Avon, $5.99, ISBN 0-06-050911-2
Historical Romance, 2003
Books like Almost Perfect make me marvel at the seemingly endless capacity for love romance heroines tend to have for their fathers, even when said father is a compulsive and inept gambler that wagers the heroine’s teenage sister’s virginity and loses the wager. And this wager is what Roland Conningsby did, and our heroine Cassie Marsten has to hit the guy Lord Bucksden in the head. And thinking that she has killed him, she and the rest of the family flee to a house party in Scotland where she hopes to win enough money (she’s a skilled card player) to buy her family a trip to America. Of course, she just has to drop the invitation card by Bucksden’s comatose body and no, he’s not dead.
At the party is our hero Lucien Hollier, whom Cassie has a thing for six years ago, until he rightfully decides that having Roland as a father-in-law is unthinkable and sets Cassie free. Lucien needs an heir to his barony. His late wife bore him a child that isn’t his, it’s – yup, you guessed it, Bucksden’s. No, the author doesn’t explain how a cartoon villain like Bucksden can attract the attention of any sane woman.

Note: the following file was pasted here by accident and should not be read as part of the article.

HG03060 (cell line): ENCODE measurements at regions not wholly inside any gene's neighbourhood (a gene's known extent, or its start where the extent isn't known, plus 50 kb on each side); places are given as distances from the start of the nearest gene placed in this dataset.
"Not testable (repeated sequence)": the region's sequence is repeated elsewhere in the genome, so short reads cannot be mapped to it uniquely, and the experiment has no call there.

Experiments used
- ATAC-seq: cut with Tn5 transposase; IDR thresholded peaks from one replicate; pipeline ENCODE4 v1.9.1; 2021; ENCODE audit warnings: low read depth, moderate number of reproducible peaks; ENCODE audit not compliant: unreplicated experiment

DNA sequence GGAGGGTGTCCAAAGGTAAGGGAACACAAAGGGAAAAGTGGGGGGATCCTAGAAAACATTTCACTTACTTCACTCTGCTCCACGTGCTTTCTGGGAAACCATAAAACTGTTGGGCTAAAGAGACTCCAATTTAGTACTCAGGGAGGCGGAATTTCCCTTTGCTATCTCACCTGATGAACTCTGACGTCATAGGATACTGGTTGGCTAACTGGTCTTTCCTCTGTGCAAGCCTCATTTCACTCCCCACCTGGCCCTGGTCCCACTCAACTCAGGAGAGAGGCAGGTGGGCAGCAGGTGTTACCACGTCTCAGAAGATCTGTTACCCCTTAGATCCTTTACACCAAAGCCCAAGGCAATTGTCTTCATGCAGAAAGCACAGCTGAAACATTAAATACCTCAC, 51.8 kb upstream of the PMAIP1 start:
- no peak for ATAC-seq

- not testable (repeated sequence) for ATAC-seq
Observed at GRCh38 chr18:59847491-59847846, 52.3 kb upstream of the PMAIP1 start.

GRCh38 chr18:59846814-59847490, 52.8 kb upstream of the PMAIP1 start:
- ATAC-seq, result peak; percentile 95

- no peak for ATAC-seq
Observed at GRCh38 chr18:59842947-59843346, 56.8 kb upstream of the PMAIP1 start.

One thing that struck me while reading this book is how awkwardly paced it is. Things are so slow for the most part of the book that it’s really hard to maintain my enthusiasm in this story. Cassie and Lucien are generally likable characters, it’s just too bad that they are very tired stereotypes. For the villains, we have Bucksden who is so over-the-top bad and then there’s Roland, a guy so pathetic that I’m surprised Cassie doesn’t smother him with a pillow after all the nonsense he has inflicted on her and her family.
Almost Perfect therefore has two strikes against it: its pace is lethargically slow in the early first half of the book and the last few chapters, and its characters and plots are too familiar to sustain my interest where the pacing makes it hard for me to do so. It’s not a bad book, but it’s also a very uninteresting one.